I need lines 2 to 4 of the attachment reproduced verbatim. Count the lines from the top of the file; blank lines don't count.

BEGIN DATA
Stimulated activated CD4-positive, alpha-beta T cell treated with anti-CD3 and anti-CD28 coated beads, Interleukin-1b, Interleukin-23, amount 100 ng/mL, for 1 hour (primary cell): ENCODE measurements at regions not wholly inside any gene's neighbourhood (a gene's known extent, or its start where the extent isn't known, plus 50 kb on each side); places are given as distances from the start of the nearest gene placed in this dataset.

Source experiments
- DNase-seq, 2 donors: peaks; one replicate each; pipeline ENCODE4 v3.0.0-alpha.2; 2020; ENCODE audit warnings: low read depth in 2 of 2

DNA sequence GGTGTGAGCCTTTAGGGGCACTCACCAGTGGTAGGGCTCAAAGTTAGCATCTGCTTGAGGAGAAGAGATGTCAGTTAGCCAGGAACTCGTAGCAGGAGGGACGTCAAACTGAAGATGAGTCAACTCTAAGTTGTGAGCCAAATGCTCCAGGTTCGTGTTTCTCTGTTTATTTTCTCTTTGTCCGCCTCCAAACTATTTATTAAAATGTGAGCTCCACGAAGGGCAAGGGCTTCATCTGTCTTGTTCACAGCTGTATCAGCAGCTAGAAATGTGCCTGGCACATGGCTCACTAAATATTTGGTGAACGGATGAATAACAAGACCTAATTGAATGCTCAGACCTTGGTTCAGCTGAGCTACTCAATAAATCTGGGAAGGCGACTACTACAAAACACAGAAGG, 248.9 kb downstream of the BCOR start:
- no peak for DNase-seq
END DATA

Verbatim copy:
Source experiments
- DNase-seq, 2 donors: peaks; one replicate each; pipeline ENCODE4 v3.0.0-alpha.2; 2020; ENCODE audit warnings: low read depth in 2 of 2

DNA sequence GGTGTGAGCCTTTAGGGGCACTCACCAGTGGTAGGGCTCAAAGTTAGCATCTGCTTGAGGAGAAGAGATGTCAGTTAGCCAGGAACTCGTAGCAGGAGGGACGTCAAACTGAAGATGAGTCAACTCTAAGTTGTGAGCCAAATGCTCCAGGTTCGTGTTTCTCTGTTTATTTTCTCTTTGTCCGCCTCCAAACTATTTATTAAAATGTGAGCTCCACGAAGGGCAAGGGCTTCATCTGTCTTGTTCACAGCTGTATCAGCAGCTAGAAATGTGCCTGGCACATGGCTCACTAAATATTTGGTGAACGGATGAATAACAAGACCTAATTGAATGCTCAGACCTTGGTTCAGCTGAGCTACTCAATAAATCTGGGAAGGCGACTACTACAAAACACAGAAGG, 248.9 kb downstream of the BCOR start: